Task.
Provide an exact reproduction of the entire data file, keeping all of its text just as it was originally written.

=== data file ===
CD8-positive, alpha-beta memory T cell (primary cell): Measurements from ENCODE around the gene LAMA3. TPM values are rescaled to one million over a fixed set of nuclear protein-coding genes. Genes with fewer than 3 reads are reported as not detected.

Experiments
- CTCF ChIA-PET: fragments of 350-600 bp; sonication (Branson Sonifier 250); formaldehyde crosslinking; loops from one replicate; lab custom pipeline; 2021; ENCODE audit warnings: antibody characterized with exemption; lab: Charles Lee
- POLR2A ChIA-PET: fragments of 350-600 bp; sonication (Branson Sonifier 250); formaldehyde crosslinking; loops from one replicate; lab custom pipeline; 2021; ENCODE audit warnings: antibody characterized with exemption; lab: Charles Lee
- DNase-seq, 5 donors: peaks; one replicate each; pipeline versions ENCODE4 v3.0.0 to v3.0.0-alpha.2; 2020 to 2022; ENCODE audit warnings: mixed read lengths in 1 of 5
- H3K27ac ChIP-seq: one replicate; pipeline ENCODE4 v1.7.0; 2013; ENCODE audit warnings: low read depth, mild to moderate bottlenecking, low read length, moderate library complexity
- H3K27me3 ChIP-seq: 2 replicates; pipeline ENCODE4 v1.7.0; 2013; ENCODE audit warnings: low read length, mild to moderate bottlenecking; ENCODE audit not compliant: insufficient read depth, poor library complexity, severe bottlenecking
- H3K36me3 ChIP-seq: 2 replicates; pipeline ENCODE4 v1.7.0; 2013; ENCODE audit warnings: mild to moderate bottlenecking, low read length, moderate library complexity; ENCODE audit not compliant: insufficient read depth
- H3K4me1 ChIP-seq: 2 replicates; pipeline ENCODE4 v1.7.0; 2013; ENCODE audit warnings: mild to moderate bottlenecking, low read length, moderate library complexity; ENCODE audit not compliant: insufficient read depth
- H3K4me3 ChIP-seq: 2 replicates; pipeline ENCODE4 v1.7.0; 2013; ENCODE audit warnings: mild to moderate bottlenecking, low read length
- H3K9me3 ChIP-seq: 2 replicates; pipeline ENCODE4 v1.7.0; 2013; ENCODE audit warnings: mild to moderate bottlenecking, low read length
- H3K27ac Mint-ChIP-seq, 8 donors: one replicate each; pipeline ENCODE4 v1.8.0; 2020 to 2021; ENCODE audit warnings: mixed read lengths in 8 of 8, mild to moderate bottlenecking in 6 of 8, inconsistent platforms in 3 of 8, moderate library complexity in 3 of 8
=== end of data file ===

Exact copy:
CD8-positive, alpha-beta memory T cell (primary cell): Measurements from ENCODE around the gene LAMA3. TPM values are rescaled to one million over a fixed set of nuclear protein-coding genes. Genes with fewer than 3 reads are reported as not detected.

Experiments
- CTCF ChIA-PET: fragments of 350-600 bp; sonication (Branson Sonifier 250); formaldehyde crosslinking; loops from one replicate; lab custom pipeline; 2021; ENCODE audit warnings: antibody characterized with exemption; lab: Charles Lee
- POLR2A ChIA-PET: fragments of 350-600 bp; sonication (Branson Sonifier 250); formaldehyde crosslinking; loops from one replicate; lab custom pipeline; 2021; ENCODE audit warnings: antibody characterized with exemption; lab: Charles Lee
- DNase-seq, 5 donors: peaks; one replicate each; pipeline versions ENCODE4 v3.0.0 to v3.0.0-alpha.2; 2020 to 2022; ENCODE audit warnings: mixed read lengths in 1 of 5
- H3K27ac ChIP-seq: one replicate; pipeline ENCODE4 v1.7.0; 2013; ENCODE audit warnings: low read depth, mild to moderate bottlenecking, low read length, moderate library complexity
- H3K27me3 ChIP-seq: 2 replicates; pipeline ENCODE4 v1.7.0; 2013; ENCODE audit warnings: low read length, mild to moderate bottlenecking; ENCODE audit not compliant: insufficient read depth, poor library complexity, severe bottlenecking
- H3K36me3 ChIP-seq: 2 replicates; pipeline ENCODE4 v1.7.0; 2013; ENCODE audit warnings: mild to moderate bottlenecking, low read length, moderate library complexity; ENCODE audit not compliant: insufficient read depth
- H3K4me1 ChIP-seq: 2 replicates; pipeline ENCODE4 v1.7.0; 2013; ENCODE audit warnings: mild to moderate bottlenecking, low read length, moderate library complexity; ENCODE audit not compliant: insufficient read depth
- H3K4me3 ChIP-seq: 2 replicates; pipeline ENCODE4 v1.7.0; 2013; ENCODE audit warnings: mild to moderate bottlenecking, low read length
- H3K9me3 ChIP-seq: 2 replicates; pipeline ENCODE4 v1.7.0; 2013; ENCODE audit warnings: mild to moderate bottlenecking, low read length
- H3K27ac Mint-ChIP-seq, 8 donors: one replicate each; pipeline ENCODE4 v1.8.0; 2020 to 2021; ENCODE audit warnings: mixed read lengths in 8 of 8, mild to moderate bottlenecking in 6 of 8, inconsistent platforms in 3 of 8, moderate library complexity in 3 of 8